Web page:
Dell PowerConnect switch takes aim at network core

Long a purveyor of server solutions, Dell is branching out into the world of network switching. With the brand-new Dell PowerConnect 6024, the company is leaping from their previous layer 2 edge switches to the centre of the network: layer 3 core switching.

Stepping into the core switch market — even the fixed-port, nonchassis-based market — is a bold move. As I mentioned in review of the PowerConnect 3300 series switches, Dell joined the edge-switching fray hoping to up-sell server buyers into low-cost 10/100Mb layer 2 switches.

With the introduction of Dell’s core switch, however, it’s a new ballgame. A core switch is the heart of any infrastructure and needs to be bulletproof. So there’s more at stake than cost — it’s a matter of trust. After all, if you can’t depend on the core, you can’t depend on any part of the infrastructure.

Does Dell succeed with the 6024? Let’s examine the scorecard. Redundant, hot-swappable power supplies? Check. Redundant, hot-swappable case fans? Check. VRRP (Virtual Router Redundancy Protocol) support, 802.1q trunking, and LACP (Link Aggregation Control Protocol)?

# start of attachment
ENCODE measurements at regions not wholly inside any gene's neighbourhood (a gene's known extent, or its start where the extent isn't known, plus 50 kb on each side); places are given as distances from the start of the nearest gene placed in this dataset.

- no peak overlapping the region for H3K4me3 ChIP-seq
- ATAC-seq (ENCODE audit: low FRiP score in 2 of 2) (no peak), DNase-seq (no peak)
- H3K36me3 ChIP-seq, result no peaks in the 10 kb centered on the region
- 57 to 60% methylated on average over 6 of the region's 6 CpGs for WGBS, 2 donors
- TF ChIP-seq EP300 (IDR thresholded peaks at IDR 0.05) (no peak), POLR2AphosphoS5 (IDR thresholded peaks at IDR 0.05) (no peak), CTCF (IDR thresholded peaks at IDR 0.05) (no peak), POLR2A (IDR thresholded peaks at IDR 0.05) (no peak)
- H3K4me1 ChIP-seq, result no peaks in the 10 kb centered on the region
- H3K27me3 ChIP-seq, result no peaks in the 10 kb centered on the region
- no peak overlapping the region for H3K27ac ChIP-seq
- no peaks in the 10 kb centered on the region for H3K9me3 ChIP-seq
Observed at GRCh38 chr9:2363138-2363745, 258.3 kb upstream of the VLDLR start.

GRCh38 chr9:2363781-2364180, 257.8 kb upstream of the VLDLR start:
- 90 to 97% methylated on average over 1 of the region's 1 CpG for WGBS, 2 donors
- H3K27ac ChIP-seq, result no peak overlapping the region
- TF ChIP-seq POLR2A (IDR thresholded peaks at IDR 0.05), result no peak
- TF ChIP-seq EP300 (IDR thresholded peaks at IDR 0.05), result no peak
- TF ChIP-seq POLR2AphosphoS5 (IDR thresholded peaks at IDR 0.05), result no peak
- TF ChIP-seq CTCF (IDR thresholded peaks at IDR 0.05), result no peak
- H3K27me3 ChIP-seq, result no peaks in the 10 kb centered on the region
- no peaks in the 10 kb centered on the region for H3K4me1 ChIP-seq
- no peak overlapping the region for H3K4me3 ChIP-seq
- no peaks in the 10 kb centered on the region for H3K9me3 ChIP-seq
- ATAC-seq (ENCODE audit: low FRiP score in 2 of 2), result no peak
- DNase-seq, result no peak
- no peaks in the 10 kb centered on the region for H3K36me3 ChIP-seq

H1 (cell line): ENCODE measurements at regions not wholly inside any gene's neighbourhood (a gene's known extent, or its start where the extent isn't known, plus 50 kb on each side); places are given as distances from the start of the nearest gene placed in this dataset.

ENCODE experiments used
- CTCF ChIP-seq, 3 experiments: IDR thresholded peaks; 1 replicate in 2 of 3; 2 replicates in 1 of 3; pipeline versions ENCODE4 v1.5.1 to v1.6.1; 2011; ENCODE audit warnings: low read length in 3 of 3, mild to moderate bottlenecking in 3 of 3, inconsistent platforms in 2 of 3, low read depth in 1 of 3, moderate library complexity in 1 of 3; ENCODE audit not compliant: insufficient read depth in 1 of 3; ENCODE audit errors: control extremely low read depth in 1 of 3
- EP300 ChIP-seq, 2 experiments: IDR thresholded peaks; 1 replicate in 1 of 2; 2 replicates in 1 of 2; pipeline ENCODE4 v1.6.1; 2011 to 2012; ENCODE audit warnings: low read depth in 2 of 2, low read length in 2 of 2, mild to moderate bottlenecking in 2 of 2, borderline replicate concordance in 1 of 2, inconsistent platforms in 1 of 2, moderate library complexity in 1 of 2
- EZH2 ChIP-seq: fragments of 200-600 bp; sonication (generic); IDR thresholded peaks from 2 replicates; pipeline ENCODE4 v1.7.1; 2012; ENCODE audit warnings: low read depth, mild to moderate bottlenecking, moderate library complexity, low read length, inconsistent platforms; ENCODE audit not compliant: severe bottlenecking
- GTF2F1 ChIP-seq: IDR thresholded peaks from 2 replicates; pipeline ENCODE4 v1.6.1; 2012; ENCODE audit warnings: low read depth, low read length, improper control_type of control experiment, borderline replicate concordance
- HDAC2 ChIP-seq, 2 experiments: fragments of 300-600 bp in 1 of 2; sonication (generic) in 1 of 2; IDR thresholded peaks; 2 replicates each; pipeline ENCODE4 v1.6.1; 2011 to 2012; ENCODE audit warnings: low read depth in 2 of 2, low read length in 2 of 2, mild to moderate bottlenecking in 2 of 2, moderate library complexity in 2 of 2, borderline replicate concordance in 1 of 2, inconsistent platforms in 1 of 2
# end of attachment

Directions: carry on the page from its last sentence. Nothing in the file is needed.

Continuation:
Check, check, and check. In fact, the 6024 has just about every major feature of the competing fixed-port, layer 3 switches priced hundreds or thousands of dollars higher.

Port proliferation

The 6024 is a true layer 3, fixed-port core switch, with 24 GbE ports available in two configurations. Both configurations offer 24 full gigabit ports, with eight of those ports available in fibre or copper. The fibre flavour has 24 SFP (Small Form-factor Pluggable) ports and eight copper gigabit ports, with only 24 total ports usable at a time. The copper flavour has 24 copper gigabit ports and eight SFP ports, with the same use limits.

In both configurations, the 6024 actually appears to have 32 physical ports, with the last eight overlapping ports 16 to 24. These options are refreshing in a fixed-port core switch. It can act as an aggregation switch with the potential to handle 16 fibre trunks to edge switches, eight servers, 16 servers, and eight fibre trunks — or any other combination within its physical limitations.

The 6024 has a 35.6mps forwarding rate, support for as many as 4096 VLANs, OSPF, RIP (Routing Information Protocol), as well as DVMRP (Distance Vector Multicast Routing Protocol), IGMP (Internet Group Multicast Protocol), and the aforementioned VRRP. Full-spanning tree support is present, including RST (Rapid Spanning Tree) support, facilitating rapid recovery from link and switch failure.